Theories of Personality | Psychoanalytic, Type, Trait, Self Theory

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Tutorial Topic: What is Personality, meaning, Theories of Personality in organisational behaviour: Psychoanalytic Theory, Type Theories, Trait Theories, Self Theory

What is Personality?

Personality is a pattern of stable states and characteristics of a person that influences his or her behaviour toward goal achievement. Each person has unique ways of protecting these states.

Theories of Personality in Organisational Behavior

Personality of an individual plays an extremely important role in assessing the behaviour of a person at an organization. In case an individual who is holding a senior position in an organization has a wrong type of personality, it may lead to a very bad impact on the relationship and ultimately it may lead to protests and unrest at the workplace.

Read: What is Organizational Behavior? | Definition, Importance, Model


Personality Meaning

The word personality is derived from a Greek word “persona” which means “to speak through”. Personality is the combination of characteristics or qualities that forms a person’s unique identity. It signifies the role which a person plays in public.


Theories of Personality

Since personality variables reflect consistent and enduring patterns of behaviour, these patterns can be classified into certain categories. People in a given category would have a similar pattern of attributes, and personality theories tend to identify such attributes in order to group people into these various categories.

  1. Psychoanalytic Theory
  2. Type Theories
  3. Trait Theories
  4. Self Theory

Psychoanalytic Theory

The Psychoanalytic theory of personality has held the interest of psychologists and psychiatrists for a long time. Sigmund Freud, its formulator, was quite an influence. It attends to emphasizes three main issues i.e. the id, the ego and the superego.

Components of Psychoanalytic Theory

Id

The id is the only part of the personality that is present at birth. It is inherited, primitive, inaccessible and completely unconscious. The id operates according to the pleasure principle, that is, to seek pleasure, avoid pain and gain immediate gratification of its wishes.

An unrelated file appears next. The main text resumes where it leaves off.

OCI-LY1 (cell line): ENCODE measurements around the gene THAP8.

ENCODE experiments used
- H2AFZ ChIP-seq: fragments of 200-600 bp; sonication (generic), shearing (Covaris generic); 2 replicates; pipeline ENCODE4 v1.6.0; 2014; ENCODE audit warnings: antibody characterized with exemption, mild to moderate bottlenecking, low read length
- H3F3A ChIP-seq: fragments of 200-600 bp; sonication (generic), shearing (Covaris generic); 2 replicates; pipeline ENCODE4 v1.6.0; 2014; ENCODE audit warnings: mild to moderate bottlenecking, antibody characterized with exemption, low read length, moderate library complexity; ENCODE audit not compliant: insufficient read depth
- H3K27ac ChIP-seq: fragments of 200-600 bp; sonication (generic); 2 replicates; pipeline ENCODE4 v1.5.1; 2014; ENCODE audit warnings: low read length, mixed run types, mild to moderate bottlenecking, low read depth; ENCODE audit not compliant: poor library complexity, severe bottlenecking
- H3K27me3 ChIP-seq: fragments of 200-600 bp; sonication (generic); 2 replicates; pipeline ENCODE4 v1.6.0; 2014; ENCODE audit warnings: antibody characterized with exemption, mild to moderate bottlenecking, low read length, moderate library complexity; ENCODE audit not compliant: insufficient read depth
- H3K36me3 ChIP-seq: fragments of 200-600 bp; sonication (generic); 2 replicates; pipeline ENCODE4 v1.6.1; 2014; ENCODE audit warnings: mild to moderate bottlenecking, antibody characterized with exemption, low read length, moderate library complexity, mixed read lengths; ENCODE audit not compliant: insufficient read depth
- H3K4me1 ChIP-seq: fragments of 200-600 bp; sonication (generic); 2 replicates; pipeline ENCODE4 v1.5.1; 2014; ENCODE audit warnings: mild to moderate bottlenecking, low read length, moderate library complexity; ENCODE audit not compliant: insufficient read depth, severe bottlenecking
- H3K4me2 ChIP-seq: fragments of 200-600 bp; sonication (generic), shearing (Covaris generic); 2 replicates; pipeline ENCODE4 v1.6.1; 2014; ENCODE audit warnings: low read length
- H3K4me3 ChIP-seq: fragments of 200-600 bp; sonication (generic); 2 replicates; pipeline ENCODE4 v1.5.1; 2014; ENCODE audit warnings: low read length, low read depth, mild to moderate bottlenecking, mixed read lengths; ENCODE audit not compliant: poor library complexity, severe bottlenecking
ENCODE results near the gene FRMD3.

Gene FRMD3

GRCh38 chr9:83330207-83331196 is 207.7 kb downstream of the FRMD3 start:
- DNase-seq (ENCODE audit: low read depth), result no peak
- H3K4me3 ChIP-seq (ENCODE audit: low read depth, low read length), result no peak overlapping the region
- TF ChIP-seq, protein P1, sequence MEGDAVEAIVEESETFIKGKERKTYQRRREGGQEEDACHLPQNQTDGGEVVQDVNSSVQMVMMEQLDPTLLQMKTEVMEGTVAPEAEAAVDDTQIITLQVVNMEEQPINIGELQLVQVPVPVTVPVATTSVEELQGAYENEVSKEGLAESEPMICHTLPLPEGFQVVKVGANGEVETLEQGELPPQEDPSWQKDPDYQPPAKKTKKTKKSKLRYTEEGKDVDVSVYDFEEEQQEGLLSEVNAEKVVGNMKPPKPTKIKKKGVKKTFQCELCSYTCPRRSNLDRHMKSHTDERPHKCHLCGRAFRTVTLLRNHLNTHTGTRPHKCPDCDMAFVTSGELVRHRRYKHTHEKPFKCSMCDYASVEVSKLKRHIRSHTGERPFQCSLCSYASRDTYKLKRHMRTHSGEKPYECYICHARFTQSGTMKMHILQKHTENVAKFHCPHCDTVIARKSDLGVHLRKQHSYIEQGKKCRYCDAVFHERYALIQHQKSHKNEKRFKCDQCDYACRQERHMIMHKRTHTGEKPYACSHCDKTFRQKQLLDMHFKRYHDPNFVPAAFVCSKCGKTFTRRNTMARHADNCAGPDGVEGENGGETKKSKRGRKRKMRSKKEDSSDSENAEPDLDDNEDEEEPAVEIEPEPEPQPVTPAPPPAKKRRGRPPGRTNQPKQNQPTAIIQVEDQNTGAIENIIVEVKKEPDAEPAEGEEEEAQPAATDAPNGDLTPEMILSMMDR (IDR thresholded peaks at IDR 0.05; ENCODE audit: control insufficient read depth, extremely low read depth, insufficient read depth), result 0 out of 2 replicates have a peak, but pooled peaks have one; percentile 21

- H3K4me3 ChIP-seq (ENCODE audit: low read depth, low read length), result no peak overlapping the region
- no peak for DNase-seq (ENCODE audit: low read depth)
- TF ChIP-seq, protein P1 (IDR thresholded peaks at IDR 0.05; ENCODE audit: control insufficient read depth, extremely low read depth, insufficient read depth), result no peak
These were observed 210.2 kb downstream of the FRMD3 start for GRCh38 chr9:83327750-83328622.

The id contains:

(a) The life instincts, which are sexual instincts and biological urges such as hunger and thirst

(b) The death instinct, which accounts for our aggressive and destructive impulses.

Ego

The ego is the logical, rational, realistic part of the personality.

The ego evolves from the id and draws its energy from the id. One of the functions of the ego is to satisfy the id’s urges. But the ego, which is mostly conscious, acts according to the reality principle. It must consider the constraints of the real world in determining appropriate times, places, and object for gratification of the id’s wishes.

Superego

When the child is age 5 or 6 the superego – the moral component of the personality – is formed. The superego has two parts:

(a) The “conscience”, consisting of all the behaviours for which we have been punished and about which we feel guilty

(b) The “ego ideal”, containing the behaviours for which we have been praised and rewarded and about which we feel pride and satisfaction.

In its quest for moral perfection, the superego, a moral guide, sets up signposts that define and limit the flexibility of ego.


Type Theories

The type theories represent an attempt to put some degree of order into the chaos of personality theory. The type theory represents an attempt to scientifically describe personality by classifying individuals into convenient categories. Two categories of type theories are explained below:

Sheldon’s Physiognomy Theory

William Sheldon has presented a unique body-type temperamental model that represents a link between certain anatomical features and psychological traits with distinguishing characteristics of an individual and his behaviour.

Sheldon identifies three body types:

(a) Endomorph: He is bulky and beloved. Sheldon’s endomorph to be rather fat, thick in proportion to his height. His personality temperament is viscertonic (the person seeks comfort, loves fine food, eats too much, is jovial, affectionate and liked by all).

(b) Mesomorph: He is basically strong, athletic and tough. All appreciate his physique. In fact, it is this personality all other “morphs” wish for. According to Sheldon, he will tend to be somatotonic (he is fond of muscular activity; he tends to be highly aggressive, and self-assertive).

(c) Ectomorph: These people are thin, long and poorly developed physically. Though
physically weak, he leads the league in the intelligent department.

Carl Jung’s Extrovert-introvert Theory